The Chevrolet Corvette is no longer just a car, it’s three cars. And soon it will be more.
General Motors is expected to launch a new Corvette brand in 2025 that could include a family of vehicles that will reach a larger and more diverse customer base, from hardcore racers to fans of high-performance sedans and crossovers.
Already the ’24 lineup includes three distinctly different coupes and convertibles, from the base $68,000 Stingray to the new Z06 based at $112,700 featuring the world’s most-powerful naturally aspirated V-8 – and the even newer $105,000 all-wheel-drive E-Ray Corvette hybrid.
Fortunately for me, I was able to evaluate the Z06 as a juror for the 2023 Wards 10 Best Engines and Propulsion Systems awards and test drive the E-Ray as a judge for the 2024 North American Car and Truck of the Year awards.
Both cars are major leaps in technology, performance, and brand direction from the standard 495-hp Stingray.
The Z06 features an LT6 small-block engine that makes 670 hp at 8,400 rpm and 460 lb.-ft (624 Nm) of torque at 6,300 rpm without the benefit of supercharging or turbocharging. Instead it makes its power by taking rpms into a universe where only supercar engines live.
Among its many options, our loaded $168,000 Z06 test car was equipped with racing tires and an optional carbon-fiber splitter up front that improves aerodynamics enough to achieve 195 mph (314 km/h).
Only supercars costing twice as much or more can compete with the Z06 in speed and power. It’s thrilling to drive and generates tons of respect and envy from enthusiasts everywhere, including my driveway.
Simply starting the car creates shock and awe from performance-car aficionados. One such person lives across the street from me. He stopped mowing his lawn to yell out: “Hey is that the new Z06?” When I told him yes, he replied: “I thought so!”
The good news is the Z06 is a profoundly serious track car for the money and it’s great for your ego as you smile at all your track friends who overspent on Ferraris and McLarens. But that’s also the bad news; if you don’t have an SCCA license you can develop imposter syndrome.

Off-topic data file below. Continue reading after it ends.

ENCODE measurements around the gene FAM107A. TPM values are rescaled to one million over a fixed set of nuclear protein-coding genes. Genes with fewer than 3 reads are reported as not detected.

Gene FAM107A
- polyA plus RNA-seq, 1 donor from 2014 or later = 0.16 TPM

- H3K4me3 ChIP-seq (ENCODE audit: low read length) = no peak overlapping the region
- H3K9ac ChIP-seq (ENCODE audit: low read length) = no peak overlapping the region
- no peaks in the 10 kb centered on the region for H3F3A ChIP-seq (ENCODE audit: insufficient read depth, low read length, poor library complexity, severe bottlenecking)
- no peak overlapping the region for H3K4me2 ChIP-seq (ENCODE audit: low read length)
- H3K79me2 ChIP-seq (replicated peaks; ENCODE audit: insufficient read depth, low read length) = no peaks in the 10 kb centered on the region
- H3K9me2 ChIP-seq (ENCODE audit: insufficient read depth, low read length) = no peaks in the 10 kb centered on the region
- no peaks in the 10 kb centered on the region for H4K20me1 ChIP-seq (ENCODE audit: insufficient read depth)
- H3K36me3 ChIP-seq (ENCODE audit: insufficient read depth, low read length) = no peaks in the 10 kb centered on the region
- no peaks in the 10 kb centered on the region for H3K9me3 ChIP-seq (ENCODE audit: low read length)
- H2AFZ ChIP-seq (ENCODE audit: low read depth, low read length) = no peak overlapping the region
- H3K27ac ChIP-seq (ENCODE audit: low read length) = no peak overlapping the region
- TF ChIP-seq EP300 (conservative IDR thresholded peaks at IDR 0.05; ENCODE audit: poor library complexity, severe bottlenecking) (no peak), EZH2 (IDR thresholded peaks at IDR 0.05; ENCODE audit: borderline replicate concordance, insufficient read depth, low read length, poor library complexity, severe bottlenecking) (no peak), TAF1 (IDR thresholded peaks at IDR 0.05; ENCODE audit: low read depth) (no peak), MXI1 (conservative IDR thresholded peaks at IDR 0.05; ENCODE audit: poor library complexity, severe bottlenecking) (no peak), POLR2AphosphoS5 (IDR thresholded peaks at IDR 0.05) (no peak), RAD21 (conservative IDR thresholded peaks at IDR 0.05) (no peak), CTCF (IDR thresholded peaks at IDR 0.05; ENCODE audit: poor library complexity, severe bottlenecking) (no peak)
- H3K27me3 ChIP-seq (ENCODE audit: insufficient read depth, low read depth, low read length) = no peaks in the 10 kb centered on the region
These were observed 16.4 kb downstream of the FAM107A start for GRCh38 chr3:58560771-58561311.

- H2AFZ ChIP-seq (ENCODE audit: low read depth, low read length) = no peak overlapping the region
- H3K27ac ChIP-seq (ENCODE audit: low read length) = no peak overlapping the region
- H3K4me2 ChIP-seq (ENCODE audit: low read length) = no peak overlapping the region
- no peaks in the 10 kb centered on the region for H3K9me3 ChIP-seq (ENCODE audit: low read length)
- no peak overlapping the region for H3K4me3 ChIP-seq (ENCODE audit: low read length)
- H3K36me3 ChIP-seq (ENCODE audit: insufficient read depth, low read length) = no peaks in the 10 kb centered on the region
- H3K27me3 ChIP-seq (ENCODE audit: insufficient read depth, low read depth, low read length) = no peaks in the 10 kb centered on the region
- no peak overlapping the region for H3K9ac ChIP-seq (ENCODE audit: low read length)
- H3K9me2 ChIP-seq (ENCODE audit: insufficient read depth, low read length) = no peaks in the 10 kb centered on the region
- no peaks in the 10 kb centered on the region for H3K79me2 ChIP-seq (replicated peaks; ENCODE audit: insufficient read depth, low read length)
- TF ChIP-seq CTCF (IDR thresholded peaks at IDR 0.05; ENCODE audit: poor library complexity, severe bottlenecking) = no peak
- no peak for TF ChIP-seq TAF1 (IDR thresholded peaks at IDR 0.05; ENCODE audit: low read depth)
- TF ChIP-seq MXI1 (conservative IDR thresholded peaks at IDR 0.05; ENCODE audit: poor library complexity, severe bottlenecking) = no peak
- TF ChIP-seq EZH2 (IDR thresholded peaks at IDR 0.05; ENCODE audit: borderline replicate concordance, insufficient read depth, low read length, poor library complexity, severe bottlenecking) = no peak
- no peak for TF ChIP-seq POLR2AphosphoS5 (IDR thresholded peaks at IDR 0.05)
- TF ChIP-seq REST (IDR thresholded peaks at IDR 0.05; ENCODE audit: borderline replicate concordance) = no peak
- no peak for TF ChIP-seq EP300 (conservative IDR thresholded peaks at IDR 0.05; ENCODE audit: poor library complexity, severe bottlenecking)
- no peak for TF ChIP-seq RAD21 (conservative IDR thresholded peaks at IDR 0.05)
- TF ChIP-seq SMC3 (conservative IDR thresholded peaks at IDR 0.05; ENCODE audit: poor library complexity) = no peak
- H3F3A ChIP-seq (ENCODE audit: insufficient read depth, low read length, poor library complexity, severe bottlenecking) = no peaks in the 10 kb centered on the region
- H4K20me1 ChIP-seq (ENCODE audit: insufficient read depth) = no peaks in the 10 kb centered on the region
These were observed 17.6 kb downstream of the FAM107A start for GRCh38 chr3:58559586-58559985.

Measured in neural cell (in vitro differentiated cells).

It’s also not the car you’d want for a daily driver or even for spending much time on public roads – especially in rain or snow. I had more than a few white-knuckle moments in my weekend with the Z06 and most of them had nothing to do with law enforcement. I was worrying about cracking the low-hanging carbon-fiber splitter on a pothole and the track tires losing grip on wet pavement.
The Z06 wins a 2023 Wards 10 Best Engines Award because of the technical achievements that made the incredibly power-dense V-8 possible. It makes 122 hp per liter without the help of a turbocharger or supercharger, making it the most powerful naturally aspirated engine ever in a production car.
Such power density requires an extensive list of advanced technologies and materials including a lightweight, low-inertia flat-plane, forged-steel crankshaft to maximize volumetric efficiency; a racing-inspired 7-stage dry sump system; and an all-new precision sand-cast aluminum block and lower crankcase.
While the engine is efficient at generating power, there are consequences for making record amounts, and it shows up in fuel economy stats: 12/21 mpg (19.6-11.2 L/100 km).
If only GM could add another superfast Corvette model to the lineup that can be used as a daily driver, even in slippery weather, that would appeal to an entirely different, more mainstream audience and wouldn’t even have a gas-guzzler tax. Aha!
E-Ray Even Faster Than Z06
The loaded $112,000 E-Ray I evaluated a few weeks later for NACTOY is the opposite of the Z06, meaning it doesn’t scare the neighbors, is a gentleman about town and is even quicker than the Z06 – although not by much.
Thanks to AWD, the fattest all-weather tires ever made and an electric motor providing an additional 160 hp and 125 lb.-ft. (170 Nm) of torque to the front axle in addition to the 495-hp V-8 powering the rear wheels (for a total of 655 hp), the E-Ray is the most user-friendly and slippery commute-friendly Corvette ever.
Its monochromatic exterior paint scheme makes the E-Ray look a bit different from its siblings, but still has a beautiful small block on display in the back (pictured, below) that has a healthy growl, not steroidal rage like the Z06.
The E-Ray’s breathtaking 2.5-second 0-60 mph (97 km/h) acceleration feels more like being sucked through a vacuum tube rather than being shot out of a cannon, ala Z06, which has a slightly slower 2.6-second trip to 60 mph.
The E-Ray also is a smidge faster than the Z06 in the quarter mile, but a GM spokesperson says the Z06 wins the day if the race goes any longer, and the Z06 also has a higher top speed (up to 195 mph depending on optional aero package) compared with the E-Ray’s 183 mph (295 km/h).
The E-Ray interior is like the base Stingray and the Z06, with the same shifter buttons. But the seats are cushier and the overall interior ambiance, vibe, or whatever you want to call it, is closer to an exotic hybrid than a traditional Corvette. You can briefly drive up to 45 mph (64 km/h) in EV mode. Fuel economy is 16/24 mpg (14.7-9.8 L/100 km).
While being similar in many ways, these two siblings certainly are not identical twins.
They are both Stingrays at heart, but their souls are hugely different. This may sound obvious, but in the Z06 you feel like you’re piloting a racecar, and in the E-Ray you feel like you’re driving an electrified European supercar.
Both are monumental steps that promise to move the burgeoning Corvette brand forward.
The E-Ray is the first move to electrification that will no doubt lead to a battery-electric Corvette coupe and sedan down the road, and the Z06 is the next step to an internal combustion engine that will someday produce 1,000 hp or more.
This new “family” is going to give us a lot to look forward to.